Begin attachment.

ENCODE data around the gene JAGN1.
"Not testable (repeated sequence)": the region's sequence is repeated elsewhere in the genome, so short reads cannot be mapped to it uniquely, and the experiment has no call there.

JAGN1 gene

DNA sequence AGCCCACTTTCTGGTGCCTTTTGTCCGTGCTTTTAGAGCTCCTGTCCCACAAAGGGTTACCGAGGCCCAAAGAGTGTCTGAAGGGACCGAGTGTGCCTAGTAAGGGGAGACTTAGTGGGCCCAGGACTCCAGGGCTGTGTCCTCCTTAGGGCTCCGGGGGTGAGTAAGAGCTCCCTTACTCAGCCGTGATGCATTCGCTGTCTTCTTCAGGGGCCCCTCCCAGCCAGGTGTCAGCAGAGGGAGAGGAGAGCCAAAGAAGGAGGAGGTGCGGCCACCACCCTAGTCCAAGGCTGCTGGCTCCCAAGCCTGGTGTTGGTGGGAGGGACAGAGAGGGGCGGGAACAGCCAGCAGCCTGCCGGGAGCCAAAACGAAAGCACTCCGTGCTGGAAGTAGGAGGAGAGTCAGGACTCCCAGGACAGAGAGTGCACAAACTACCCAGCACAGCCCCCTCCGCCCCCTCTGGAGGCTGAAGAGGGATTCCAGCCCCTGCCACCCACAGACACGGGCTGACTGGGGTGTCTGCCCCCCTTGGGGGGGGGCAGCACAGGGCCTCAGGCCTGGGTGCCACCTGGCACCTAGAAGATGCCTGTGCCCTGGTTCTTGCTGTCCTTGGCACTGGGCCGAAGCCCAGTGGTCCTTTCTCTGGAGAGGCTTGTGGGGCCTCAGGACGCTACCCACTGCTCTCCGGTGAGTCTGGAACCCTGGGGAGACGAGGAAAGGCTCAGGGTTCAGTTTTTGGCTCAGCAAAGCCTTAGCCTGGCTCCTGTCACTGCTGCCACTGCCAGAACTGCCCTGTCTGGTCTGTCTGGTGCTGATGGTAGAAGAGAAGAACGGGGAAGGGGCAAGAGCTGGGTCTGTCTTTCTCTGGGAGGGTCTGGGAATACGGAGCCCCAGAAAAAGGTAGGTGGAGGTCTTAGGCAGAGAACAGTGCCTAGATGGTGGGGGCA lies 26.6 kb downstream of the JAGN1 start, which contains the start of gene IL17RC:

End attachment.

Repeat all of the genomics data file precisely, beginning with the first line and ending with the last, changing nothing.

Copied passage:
ENCODE data around the gene JAGN1.
"Not testable (repeated sequence)": the region's sequence is repeated elsewhere in the genome, so short reads cannot be mapped to it uniquely, and the experiment has no call there.

JAGN1 gene

DNA sequence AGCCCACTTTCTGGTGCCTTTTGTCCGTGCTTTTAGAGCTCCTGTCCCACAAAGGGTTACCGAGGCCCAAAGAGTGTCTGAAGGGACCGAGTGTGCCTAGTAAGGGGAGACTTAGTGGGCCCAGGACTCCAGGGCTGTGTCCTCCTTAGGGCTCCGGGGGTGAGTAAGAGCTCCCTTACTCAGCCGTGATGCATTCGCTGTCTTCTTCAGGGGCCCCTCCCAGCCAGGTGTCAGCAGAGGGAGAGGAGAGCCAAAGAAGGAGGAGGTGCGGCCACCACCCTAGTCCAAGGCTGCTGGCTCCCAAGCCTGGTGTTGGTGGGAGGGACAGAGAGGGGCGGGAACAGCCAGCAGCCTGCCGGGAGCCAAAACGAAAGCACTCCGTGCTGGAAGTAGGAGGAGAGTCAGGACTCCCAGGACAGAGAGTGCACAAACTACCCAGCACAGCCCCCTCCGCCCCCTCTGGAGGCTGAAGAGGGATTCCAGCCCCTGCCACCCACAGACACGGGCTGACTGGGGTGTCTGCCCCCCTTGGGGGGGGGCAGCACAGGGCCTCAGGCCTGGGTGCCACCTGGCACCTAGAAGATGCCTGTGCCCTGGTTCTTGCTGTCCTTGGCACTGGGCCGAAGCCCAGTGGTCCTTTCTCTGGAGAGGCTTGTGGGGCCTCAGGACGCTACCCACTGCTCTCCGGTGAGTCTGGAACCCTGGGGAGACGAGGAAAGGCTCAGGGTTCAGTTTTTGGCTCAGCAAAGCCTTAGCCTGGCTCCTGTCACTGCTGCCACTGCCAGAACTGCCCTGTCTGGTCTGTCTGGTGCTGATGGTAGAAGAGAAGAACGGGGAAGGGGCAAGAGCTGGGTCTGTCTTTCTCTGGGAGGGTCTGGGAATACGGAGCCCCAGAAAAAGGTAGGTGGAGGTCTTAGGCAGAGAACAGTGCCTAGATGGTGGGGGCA lies 26.6 kb downstream of the JAGN1 start, which contains the start of gene IL17RC: